Duolingo makes learning a language easier

By Troy Kowalchuk

Being bilingual is an important and necessary skill. It lets you break down barriers, discover a new culture, allows you to make new friends and could be the deciding factor in getting a job. Having the ability to speak more than one language offers nothing but benefits in this world of globalization.

Yet learning a new language is not easy. For many, there is no fun engaging way to learn a new language, and studying takes time and money; the two things college students lack. Even those who have mastered more than one language begin to forget it when they do not spend time practicing.

This is where Duolingo comes in.

Duolingo is a free app that will help with those problems. Named Apple’s “App of the Year” in 2013, Duolingo was the first education application to win the award. It was created in 2011 by Severin Hacker and Luis Von Ahn, and now has over 10 million users worldwide. It offers lessons in French, Spanish, German, Italian, Portuguese, Dutch (Netherlands), Irish, Danish and many more.

To begin, users jump right into translating words or phrases in a language of their choosing. There are multiple types of exercises that teach you how to write, read and speak the language. Some activities involve listening to the other language and transcribing, speaking a phrase in another language and written translations.

What is different about Duolingo is that the app uses games to make learning fun and competitive. Each game tests certain skills, and as you complete skills you progress further in each level. To pass a level you must complete a series of exercises, making less than four mistakes. When you finish a skill you receive points and experience that help you level up. For a competitive edge, Duolingo now offers a social media component so you can compete against friends too.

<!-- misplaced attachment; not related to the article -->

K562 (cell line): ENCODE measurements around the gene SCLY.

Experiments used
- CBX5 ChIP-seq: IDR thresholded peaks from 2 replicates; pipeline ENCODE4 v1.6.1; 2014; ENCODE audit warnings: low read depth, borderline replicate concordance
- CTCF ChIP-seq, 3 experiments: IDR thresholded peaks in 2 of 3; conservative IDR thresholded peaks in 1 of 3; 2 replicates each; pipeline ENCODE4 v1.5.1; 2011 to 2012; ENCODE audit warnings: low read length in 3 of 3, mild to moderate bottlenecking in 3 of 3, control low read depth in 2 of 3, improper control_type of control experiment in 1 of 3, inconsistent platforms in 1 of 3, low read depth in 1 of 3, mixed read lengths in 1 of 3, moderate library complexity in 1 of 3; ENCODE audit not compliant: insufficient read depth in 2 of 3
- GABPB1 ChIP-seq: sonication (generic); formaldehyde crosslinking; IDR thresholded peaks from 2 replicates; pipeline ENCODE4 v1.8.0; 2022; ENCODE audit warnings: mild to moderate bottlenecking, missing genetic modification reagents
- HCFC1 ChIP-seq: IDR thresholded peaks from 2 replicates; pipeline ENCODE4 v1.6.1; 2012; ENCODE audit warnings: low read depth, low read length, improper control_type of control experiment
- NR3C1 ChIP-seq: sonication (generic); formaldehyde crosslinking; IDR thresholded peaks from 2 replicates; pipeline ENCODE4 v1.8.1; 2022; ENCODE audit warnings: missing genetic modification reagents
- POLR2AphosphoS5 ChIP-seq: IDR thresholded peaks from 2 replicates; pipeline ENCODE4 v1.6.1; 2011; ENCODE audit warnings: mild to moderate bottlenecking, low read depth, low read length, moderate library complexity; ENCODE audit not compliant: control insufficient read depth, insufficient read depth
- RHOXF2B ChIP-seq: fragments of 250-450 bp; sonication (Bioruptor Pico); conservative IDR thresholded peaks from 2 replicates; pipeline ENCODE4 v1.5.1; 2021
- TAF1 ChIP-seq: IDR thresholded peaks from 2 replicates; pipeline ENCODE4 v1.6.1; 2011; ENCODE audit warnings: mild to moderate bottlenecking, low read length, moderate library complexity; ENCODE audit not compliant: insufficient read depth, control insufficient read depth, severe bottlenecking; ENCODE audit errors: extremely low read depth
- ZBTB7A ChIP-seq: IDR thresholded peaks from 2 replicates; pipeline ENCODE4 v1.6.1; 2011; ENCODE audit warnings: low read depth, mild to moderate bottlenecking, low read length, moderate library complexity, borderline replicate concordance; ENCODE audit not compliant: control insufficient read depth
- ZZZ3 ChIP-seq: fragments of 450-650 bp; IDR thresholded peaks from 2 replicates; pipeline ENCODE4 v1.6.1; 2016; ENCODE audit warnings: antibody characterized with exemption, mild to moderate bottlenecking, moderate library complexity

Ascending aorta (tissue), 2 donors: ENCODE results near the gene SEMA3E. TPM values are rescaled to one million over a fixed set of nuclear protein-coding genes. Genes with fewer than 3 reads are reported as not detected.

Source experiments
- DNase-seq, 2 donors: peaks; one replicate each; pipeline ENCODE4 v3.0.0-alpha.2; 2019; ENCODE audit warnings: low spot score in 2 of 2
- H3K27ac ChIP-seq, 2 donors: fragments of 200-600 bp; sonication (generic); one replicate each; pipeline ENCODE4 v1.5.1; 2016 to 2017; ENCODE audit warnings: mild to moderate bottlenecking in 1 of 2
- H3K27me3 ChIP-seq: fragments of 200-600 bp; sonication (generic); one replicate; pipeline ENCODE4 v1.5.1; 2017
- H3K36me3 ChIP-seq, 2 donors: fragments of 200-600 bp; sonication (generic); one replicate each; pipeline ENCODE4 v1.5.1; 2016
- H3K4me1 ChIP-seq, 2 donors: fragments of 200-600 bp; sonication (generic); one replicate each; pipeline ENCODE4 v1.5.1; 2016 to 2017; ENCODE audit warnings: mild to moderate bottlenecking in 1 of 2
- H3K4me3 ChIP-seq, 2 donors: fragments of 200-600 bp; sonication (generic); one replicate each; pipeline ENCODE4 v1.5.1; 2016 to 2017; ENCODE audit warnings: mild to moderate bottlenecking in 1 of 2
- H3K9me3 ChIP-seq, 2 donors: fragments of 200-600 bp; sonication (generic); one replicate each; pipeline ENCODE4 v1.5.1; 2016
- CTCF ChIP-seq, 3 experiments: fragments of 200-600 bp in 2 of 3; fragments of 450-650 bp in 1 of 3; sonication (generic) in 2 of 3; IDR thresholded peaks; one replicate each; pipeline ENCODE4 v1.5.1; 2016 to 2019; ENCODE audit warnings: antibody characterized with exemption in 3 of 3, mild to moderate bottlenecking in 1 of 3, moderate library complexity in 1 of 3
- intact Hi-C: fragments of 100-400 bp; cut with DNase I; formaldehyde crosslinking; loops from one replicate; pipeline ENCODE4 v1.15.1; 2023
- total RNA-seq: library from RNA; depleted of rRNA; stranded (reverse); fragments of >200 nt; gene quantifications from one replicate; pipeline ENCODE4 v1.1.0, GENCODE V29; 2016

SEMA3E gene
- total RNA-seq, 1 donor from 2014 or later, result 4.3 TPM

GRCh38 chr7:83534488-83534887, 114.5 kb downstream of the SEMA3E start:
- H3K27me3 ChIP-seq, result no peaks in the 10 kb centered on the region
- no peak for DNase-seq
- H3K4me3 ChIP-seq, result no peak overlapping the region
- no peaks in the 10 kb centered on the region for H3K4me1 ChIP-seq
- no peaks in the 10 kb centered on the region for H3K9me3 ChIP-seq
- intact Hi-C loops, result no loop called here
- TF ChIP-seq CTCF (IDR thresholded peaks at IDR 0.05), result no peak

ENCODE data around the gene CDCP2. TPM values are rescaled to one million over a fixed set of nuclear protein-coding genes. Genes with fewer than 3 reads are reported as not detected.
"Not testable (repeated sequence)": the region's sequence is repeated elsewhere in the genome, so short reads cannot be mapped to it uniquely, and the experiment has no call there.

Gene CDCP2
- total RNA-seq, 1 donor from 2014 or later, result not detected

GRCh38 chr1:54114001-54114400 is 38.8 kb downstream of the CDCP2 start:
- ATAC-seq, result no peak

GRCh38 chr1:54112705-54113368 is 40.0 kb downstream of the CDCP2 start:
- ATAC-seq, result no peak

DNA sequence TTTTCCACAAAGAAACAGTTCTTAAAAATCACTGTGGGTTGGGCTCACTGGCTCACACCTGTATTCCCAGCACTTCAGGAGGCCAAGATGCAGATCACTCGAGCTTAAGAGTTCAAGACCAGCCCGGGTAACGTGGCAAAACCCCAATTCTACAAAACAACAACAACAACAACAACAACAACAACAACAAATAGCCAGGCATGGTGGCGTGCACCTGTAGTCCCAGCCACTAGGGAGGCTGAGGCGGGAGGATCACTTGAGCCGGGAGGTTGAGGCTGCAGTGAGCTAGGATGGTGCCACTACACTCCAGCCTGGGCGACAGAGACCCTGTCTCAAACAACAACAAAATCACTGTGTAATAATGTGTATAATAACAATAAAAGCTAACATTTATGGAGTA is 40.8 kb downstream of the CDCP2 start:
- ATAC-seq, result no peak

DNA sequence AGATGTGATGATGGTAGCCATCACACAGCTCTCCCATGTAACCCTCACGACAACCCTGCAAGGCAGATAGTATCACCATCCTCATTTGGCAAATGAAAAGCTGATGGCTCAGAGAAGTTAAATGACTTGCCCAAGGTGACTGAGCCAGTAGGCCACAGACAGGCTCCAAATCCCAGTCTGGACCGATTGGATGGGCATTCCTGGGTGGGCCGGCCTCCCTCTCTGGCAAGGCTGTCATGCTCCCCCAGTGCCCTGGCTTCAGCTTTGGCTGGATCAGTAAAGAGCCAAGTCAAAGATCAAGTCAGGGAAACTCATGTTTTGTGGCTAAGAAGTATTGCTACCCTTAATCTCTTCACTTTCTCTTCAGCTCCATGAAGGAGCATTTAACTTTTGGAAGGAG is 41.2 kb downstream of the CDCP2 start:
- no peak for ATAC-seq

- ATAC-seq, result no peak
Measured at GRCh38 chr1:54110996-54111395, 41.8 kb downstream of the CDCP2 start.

The games are fun, colorful and encouraging, making it seem like you are playing a game as opposed to learning in a classroom. Finishing a skill you’ve spent days trying to accomplish and learning a new concept becomes a challenge instead of a burden. What makes Duolingo so engaging and useful is the constant updates of the app with new languages or new skills. By doing this, Duolingo keeps users’ attention spans in mind.

While Duolingo does a great job teaching and practicing the language, it has its flaws. The app does not go into depth about grammar and why certain words are placed in certain areas. It leaves the user to find the answers, which can leave them struggling to complete some skills.

Many of the words are also not conversational. The app uses phrases most people would never hear in public like “we do not touch the onion” or “the cat sleeps with the penguin.” Additionally, when listening to the foreign language, you listen to a robotic Siri-like voice instead of a human which can also be very difficult in dealing with when entering a foreign country and hearing the differences in actual dialect.

Those issues aside, Duolingo still is a satisfactory app. The app is not for learning a new language entirely, but will help build on what you have already learned, or help proficient speakers stay sharp. The issues that Duolingo has are small compared to what the application has to offer. With its constant updates, new games, skills and languages it is only a matter of time before those issues are resolved. Duolingo is a fun educational way to improve your proficiency in a language, it is competitive, engaging and is the perfect application that balances education and entertainment.

Troy Kowalchuk can be reached at [email protected]